Day 12. Professional Presentations and Practical workshops...... and kids!

My blog post this week is broken into two parts: 1. Our first presentation / practical with the local Shaulder Museum and 2. An impromptu visit to a local school.

1. First presentation and practical with the local Otrar Museum

Our first official organised day of presentations and practical workshops for the conservation staff at the museum!

Maria has done an amazing job so far of communicating with all the museum staff speaking very good Russian (which Im sure will continue) and I have done ok by communicating with my hand gestures and miming my thoughts and ideas, but mainly Maria has been translating for me which is great.  Due to Maria’s great language skills we have been able to get a really good insight into the way this museum works and have been able to discuss the issues that the Fonds (collections care) and Conservation team are facing.  They seem to be really warming up to us and have accepted that we are here in an advisory and supportive capacity and that we are in no way here to critisise their collection care.

Our first presentation / workshop covered; ceramic theory, ceramic types, manufacture, deterioration problems along with adhesives and fills.  This was accompanied by a practical session in the afternoon.  Here we intentionally smashed a glazed ceramic pot plant (not archaeological, but very kindly donated by our resident chef) and then demonstrated; identification and relocation of pieces, drawing components in an exploded view, initial holding together with tape and finally adhering using Paraloid B72 (a non-yellowing acrylic resin).

Maria and I agreed that this was really important to show the conservators / restorers as the current adhesives / fills that are being used for their ceramic repairs appear to be yellowing and could be considered as unsightly.  We though that this might be an appropriate alternative as an adhesive and hope that they may take something from our demonstrations of it.

2. Our visit to the school

The evening before our visit:  It was Tuesday evening and our camp manager and general all round nice guy, Gai approached Maria and I and asked if we would like to visit a local primary / high school the next afternoon.  The idea was that we would be part of the panel to give a presentation about HwB, conservation and the work we are doing in Kazakhstan.  We both jumped at the opportunity and then spent the next few hours brain-storming and problem solving how we could communicate all that is conservation in a condensed 3min / 3slide powerpoint presentation to a group of 6-16 year olds - slight panic ensued, with many ideas thrown back and forth.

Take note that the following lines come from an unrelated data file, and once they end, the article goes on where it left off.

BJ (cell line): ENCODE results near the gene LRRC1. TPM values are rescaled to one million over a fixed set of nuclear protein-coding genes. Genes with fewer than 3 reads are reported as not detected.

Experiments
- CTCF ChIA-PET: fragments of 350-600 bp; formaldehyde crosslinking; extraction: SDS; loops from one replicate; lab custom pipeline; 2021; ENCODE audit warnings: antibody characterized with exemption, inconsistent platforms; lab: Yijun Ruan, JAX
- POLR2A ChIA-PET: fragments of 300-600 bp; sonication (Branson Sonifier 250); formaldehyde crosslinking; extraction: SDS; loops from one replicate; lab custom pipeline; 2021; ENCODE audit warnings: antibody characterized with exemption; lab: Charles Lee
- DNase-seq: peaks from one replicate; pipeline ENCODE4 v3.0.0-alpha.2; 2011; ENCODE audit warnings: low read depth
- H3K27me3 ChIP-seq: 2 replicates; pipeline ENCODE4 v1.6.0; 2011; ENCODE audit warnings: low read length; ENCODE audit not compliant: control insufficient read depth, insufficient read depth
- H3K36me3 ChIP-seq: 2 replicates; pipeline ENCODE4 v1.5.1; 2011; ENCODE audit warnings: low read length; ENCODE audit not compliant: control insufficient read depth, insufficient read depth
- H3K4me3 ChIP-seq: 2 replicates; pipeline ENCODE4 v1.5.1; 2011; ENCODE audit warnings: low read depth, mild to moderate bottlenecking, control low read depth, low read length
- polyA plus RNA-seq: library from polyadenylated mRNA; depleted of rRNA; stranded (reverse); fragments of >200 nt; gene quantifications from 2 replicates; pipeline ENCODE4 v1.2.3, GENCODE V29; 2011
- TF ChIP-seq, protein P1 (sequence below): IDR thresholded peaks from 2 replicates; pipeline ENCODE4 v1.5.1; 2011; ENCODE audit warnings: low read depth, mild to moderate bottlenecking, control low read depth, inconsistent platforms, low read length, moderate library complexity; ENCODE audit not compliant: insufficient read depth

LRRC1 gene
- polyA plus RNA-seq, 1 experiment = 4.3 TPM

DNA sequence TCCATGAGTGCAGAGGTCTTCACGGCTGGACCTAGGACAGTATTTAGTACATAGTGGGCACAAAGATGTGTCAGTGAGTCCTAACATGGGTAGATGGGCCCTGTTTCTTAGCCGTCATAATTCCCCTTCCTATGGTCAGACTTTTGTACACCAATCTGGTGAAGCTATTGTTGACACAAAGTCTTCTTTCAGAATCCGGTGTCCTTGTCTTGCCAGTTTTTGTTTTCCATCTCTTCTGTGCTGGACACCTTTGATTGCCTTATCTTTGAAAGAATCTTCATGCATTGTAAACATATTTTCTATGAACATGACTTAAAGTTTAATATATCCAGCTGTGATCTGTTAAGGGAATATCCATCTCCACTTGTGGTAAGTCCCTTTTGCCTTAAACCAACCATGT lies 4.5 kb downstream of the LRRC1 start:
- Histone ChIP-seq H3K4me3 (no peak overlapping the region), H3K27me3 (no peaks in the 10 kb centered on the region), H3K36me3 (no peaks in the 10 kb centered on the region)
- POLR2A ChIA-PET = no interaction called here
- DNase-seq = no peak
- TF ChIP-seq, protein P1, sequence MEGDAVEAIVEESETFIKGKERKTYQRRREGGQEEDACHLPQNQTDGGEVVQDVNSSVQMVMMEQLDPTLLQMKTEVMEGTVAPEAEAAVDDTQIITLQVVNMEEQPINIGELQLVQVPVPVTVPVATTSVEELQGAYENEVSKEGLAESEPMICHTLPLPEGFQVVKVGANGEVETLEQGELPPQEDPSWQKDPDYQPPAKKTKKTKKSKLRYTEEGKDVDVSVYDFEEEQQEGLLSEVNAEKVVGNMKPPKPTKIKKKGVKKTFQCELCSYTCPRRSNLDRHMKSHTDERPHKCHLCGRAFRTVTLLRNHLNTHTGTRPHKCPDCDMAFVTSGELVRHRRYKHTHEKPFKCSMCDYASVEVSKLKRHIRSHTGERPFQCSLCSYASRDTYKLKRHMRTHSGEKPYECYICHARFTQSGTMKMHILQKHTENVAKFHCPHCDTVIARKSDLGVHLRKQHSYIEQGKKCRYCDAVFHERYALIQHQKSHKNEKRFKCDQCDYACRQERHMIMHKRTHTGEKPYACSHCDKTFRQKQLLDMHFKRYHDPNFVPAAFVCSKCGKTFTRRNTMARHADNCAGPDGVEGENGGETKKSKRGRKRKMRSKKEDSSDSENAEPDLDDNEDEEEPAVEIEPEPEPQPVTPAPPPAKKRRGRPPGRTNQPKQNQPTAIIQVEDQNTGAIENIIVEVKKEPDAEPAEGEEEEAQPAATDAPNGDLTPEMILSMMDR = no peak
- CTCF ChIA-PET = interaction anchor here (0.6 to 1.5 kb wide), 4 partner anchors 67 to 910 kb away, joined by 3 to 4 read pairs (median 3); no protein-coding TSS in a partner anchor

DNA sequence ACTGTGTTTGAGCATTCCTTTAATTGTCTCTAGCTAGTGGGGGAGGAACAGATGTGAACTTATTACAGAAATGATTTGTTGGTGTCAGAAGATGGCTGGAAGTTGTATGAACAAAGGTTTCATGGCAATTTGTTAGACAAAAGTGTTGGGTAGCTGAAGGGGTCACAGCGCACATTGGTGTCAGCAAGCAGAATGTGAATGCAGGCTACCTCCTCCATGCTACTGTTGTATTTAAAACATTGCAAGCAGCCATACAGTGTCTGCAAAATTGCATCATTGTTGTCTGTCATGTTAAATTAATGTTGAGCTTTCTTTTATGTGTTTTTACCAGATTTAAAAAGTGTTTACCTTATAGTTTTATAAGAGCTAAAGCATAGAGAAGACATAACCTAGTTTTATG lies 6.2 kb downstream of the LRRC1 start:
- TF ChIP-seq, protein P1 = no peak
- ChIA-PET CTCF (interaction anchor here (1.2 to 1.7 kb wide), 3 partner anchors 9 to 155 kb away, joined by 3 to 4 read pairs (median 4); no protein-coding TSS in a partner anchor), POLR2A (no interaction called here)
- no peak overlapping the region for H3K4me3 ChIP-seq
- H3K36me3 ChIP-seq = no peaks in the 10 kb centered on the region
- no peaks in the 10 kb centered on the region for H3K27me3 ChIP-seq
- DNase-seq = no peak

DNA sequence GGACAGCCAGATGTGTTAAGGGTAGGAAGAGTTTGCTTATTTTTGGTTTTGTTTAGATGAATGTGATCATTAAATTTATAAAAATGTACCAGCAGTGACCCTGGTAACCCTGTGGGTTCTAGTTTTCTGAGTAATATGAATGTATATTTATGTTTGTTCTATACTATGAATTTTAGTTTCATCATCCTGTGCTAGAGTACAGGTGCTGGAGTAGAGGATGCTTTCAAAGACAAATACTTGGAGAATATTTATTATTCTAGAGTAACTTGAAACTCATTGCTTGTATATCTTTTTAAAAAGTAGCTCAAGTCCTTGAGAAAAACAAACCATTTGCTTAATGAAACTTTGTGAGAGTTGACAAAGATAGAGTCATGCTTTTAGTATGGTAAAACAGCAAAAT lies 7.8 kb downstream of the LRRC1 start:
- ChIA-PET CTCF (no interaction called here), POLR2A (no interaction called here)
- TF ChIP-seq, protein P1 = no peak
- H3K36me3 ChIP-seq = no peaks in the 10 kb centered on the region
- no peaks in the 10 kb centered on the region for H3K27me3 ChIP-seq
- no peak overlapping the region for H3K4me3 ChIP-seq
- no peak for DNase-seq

Finally we agreed on the idea of burying some objects in shallow buckets of soil where the students could then do a mini excavation with archaeological tools, trowels and brushes.  We assigned each box a dig site number and the students could then bring their ‘finds’ to the microscope station to be viewed under magnification for identification and then move onto talk with the archaeologists about real objects they have been excavating.

The afternoon of our visit to the school in the Village of Kogam: We arrived in two van loads and all quite excited to see the school and chat with the students.  A few in our party were actually teachers themselves or had previous professions in public outreach programs and teaching English.  I myself have experience in these areas, so I was looking forward to using these skills in a new cultural and language situation.

Panorama view of one side of the museum, the decorations being done in part by the students

Panorama view of one side of the museum, the decorations being done in part by the students

We were initially shown the school museum - there is a museum inside the school!!!  I thought this was great and really interesting, although unfortunately I couldn't quite get it confirmed to see if the students had much involvement.  The school is named after Seitkasym Ashirov a WWII soldier from this local area.  Naturally the displays were therefore mostly military based and dedicated to Kazakh soldiers and their involvement in WWII.  Jackets were on open display, representing uniforms with original ribboned medals pinned on.  These all had protective plastic sheeting covers which is great as it shows they are caring for their displays. 

An example of some of the traditional crafts on display, as contributed by the students

An example of some of the traditional crafts on display, as contributed by the students

There were some nice colourful background paintings and a corner which appears to represent traditional crafts and paintings, this part Im told the students have contributed to.

Suit jacket used as mounting for service medals.  Although the plastic covering may seem slightly obscuring for the viewer, its does mean it can be easily removed when staff want to show the medals up close.

Suit jacket used as mounting for service medals.  Although the plastic covering may seem slightly obscuring for the viewer, its does mean it can be easily removed when staff want to show the medals up close.